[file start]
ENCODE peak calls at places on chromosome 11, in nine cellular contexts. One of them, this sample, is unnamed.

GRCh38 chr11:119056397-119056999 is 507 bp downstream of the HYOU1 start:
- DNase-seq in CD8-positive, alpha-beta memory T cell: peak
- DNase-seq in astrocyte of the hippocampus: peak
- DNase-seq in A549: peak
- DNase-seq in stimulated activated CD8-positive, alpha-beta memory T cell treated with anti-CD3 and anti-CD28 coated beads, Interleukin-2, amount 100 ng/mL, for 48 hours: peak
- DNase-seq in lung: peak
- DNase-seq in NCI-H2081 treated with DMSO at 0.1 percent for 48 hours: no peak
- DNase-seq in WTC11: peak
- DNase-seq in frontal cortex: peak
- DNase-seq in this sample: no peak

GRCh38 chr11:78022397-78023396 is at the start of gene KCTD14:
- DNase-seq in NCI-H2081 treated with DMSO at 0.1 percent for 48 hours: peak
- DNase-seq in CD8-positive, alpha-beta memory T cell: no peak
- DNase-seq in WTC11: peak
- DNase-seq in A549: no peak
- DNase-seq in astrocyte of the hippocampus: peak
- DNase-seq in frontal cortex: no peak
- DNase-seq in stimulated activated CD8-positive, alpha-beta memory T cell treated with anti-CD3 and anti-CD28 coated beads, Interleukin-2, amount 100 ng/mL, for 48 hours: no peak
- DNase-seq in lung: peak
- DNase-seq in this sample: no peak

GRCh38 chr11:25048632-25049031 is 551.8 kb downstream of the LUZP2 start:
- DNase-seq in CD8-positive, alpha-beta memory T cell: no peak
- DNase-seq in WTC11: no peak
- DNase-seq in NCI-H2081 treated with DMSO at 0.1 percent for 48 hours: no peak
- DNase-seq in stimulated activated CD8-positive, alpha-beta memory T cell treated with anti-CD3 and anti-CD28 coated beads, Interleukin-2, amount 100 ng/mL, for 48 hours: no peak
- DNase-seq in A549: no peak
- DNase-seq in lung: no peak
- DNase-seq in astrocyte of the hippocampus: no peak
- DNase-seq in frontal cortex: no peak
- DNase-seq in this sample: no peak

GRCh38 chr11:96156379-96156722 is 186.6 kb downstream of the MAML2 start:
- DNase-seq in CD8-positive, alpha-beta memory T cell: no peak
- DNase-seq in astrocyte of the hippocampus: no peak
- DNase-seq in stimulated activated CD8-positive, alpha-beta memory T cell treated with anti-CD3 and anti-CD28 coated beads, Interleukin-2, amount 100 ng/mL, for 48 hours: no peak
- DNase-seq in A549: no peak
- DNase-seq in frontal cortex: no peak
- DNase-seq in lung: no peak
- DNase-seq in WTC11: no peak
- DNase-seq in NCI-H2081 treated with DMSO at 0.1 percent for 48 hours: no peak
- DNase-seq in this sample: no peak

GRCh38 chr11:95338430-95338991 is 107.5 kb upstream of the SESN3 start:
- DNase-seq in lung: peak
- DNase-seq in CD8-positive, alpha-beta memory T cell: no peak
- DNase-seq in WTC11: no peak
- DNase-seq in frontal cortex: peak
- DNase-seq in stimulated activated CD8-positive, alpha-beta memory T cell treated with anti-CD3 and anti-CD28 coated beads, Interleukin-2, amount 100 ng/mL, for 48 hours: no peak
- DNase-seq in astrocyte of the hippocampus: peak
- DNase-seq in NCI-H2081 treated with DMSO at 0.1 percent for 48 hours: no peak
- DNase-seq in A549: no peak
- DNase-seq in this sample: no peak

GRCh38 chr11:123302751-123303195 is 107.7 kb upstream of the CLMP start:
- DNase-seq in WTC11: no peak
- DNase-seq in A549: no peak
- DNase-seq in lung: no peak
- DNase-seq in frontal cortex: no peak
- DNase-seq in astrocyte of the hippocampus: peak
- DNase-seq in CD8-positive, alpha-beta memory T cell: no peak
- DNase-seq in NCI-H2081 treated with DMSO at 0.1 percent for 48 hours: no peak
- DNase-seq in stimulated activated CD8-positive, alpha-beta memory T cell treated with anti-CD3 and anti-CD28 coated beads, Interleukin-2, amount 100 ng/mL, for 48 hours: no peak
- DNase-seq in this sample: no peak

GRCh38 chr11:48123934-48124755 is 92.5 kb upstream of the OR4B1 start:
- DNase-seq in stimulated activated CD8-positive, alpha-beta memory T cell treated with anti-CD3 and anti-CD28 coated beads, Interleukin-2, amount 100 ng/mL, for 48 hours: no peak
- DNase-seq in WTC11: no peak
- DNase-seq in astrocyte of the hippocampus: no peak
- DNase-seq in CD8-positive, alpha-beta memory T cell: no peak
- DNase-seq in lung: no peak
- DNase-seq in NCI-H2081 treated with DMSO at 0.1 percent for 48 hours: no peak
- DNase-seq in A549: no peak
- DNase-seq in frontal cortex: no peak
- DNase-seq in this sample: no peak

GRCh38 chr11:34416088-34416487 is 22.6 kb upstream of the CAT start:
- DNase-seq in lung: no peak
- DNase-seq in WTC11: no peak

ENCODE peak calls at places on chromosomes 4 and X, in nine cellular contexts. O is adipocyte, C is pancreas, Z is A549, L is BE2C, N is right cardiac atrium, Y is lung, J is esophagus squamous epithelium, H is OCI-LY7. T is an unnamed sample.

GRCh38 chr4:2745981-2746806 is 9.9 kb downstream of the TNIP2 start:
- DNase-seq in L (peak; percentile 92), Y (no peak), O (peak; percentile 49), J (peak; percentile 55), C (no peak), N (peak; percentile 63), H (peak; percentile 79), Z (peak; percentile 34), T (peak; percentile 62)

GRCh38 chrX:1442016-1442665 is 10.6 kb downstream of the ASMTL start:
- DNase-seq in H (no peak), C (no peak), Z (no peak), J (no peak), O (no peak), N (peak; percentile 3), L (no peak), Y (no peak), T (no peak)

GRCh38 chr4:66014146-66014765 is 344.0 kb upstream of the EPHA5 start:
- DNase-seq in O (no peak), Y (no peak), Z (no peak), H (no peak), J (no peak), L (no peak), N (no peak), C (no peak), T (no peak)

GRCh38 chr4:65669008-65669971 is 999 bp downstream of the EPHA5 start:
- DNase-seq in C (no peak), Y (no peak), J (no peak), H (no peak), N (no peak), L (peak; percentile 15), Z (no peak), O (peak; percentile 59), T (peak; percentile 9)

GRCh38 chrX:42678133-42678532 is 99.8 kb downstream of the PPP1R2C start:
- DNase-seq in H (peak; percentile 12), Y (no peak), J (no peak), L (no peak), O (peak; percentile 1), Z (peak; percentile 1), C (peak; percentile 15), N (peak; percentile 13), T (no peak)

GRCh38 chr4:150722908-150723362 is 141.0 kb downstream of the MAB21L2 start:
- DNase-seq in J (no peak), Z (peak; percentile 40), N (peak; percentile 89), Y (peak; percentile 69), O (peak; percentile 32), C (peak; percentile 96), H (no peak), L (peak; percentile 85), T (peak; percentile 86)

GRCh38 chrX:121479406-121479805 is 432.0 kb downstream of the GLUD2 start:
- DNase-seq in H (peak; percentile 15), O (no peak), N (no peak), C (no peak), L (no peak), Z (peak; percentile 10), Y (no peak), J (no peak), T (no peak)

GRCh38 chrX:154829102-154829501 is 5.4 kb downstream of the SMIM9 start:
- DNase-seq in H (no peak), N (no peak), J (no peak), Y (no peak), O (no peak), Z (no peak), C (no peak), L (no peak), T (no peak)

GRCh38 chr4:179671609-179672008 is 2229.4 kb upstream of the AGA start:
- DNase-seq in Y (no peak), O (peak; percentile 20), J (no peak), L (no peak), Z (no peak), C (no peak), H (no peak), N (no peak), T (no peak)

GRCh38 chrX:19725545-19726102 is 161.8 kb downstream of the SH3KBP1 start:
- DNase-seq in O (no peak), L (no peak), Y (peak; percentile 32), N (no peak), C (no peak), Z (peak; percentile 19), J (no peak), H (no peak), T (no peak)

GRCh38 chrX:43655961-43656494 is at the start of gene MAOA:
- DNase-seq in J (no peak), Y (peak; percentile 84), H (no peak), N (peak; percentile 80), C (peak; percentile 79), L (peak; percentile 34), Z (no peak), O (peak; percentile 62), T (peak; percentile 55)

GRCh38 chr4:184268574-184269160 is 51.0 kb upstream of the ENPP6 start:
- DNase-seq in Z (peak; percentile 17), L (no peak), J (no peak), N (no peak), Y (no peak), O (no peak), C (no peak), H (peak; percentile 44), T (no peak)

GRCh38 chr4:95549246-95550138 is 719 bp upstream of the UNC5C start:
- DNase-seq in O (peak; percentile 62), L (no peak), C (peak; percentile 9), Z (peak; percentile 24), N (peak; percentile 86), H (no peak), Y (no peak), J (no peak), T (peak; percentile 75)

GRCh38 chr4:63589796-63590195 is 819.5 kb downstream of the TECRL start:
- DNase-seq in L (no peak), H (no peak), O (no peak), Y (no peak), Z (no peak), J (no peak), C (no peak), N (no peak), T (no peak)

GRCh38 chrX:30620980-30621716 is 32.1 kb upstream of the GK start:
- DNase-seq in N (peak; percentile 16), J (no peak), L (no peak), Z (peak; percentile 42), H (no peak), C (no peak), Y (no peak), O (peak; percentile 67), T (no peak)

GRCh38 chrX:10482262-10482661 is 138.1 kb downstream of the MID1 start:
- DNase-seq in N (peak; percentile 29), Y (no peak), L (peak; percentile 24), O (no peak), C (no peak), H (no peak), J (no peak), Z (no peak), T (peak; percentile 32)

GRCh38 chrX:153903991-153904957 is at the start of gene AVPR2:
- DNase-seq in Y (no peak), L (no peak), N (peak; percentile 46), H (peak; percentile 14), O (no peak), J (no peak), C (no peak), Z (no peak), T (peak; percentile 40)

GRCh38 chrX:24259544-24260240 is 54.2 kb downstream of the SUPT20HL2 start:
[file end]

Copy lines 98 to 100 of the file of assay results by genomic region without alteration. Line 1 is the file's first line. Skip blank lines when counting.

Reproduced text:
GRCh38 chr4:184268574-184269160 is 51.0 kb upstream of the ENPP6 start:
- DNase-seq in Z (peak; percentile 17), L (no peak), J (no peak), N (no peak), Y (no peak), O (no peak), C (no peak), H (peak; percentile 44), T (no peak)

GRCh38 chr4:95549246-95550138 is 719 bp upstream of the UNC5C start: